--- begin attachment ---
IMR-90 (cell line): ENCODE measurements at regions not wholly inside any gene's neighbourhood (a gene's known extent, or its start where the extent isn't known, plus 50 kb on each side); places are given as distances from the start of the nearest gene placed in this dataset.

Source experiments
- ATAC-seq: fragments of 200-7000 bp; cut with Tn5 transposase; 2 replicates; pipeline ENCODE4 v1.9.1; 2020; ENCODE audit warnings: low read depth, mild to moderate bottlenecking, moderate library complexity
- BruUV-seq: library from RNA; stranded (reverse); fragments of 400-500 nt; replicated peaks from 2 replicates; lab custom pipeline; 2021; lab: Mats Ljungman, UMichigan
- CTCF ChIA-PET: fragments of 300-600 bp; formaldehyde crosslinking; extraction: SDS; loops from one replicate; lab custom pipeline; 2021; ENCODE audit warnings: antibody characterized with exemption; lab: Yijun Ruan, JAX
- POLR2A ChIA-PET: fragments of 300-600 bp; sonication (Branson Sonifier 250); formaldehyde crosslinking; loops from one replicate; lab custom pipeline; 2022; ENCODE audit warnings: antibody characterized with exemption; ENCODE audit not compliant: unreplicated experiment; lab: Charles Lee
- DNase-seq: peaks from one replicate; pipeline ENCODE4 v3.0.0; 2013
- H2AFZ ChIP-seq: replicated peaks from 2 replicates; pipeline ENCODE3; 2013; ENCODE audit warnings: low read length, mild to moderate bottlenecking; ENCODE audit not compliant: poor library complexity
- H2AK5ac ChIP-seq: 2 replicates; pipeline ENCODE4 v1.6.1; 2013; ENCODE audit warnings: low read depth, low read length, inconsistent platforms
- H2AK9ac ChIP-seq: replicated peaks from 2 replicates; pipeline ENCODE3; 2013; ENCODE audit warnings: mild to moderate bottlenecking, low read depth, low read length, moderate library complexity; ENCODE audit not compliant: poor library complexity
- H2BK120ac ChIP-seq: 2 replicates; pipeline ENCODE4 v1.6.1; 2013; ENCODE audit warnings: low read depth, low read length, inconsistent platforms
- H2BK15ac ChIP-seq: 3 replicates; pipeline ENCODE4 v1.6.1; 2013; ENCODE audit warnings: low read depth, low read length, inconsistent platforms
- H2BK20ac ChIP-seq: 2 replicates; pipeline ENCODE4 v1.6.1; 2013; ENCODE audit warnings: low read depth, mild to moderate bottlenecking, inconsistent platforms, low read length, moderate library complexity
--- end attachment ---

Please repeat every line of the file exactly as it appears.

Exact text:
IMR-90 (cell line): ENCODE measurements at regions not wholly inside any gene's neighbourhood (a gene's known extent, or its start where the extent isn't known, plus 50 kb on each side); places are given as distances from the start of the nearest gene placed in this dataset.

Source experiments
- ATAC-seq: fragments of 200-7000 bp; cut with Tn5 transposase; 2 replicates; pipeline ENCODE4 v1.9.1; 2020; ENCODE audit warnings: low read depth, mild to moderate bottlenecking, moderate library complexity
- BruUV-seq: library from RNA; stranded (reverse); fragments of 400-500 nt; replicated peaks from 2 replicates; lab custom pipeline; 2021; lab: Mats Ljungman, UMichigan
- CTCF ChIA-PET: fragments of 300-600 bp; formaldehyde crosslinking; extraction: SDS; loops from one replicate; lab custom pipeline; 2021; ENCODE audit warnings: antibody characterized with exemption; lab: Yijun Ruan, JAX
- POLR2A ChIA-PET: fragments of 300-600 bp; sonication (Branson Sonifier 250); formaldehyde crosslinking; loops from one replicate; lab custom pipeline; 2022; ENCODE audit warnings: antibody characterized with exemption; ENCODE audit not compliant: unreplicated experiment; lab: Charles Lee
- DNase-seq: peaks from one replicate; pipeline ENCODE4 v3.0.0; 2013
- H2AFZ ChIP-seq: replicated peaks from 2 replicates; pipeline ENCODE3; 2013; ENCODE audit warnings: low read length, mild to moderate bottlenecking; ENCODE audit not compliant: poor library complexity
- H2AK5ac ChIP-seq: 2 replicates; pipeline ENCODE4 v1.6.1; 2013; ENCODE audit warnings: low read depth, low read length, inconsistent platforms
- H2AK9ac ChIP-seq: replicated peaks from 2 replicates; pipeline ENCODE3; 2013; ENCODE audit warnings: mild to moderate bottlenecking, low read depth, low read length, moderate library complexity; ENCODE audit not compliant: poor library complexity
- H2BK120ac ChIP-seq: 2 replicates; pipeline ENCODE4 v1.6.1; 2013; ENCODE audit warnings: low read depth, low read length, inconsistent platforms
- H2BK15ac ChIP-seq: 3 replicates; pipeline ENCODE4 v1.6.1; 2013; ENCODE audit warnings: low read depth, low read length, inconsistent platforms
- H2BK20ac ChIP-seq: 2 replicates; pipeline ENCODE4 v1.6.1; 2013; ENCODE audit warnings: low read depth, mild to moderate bottlenecking, inconsistent platforms, low read length, moderate library complexity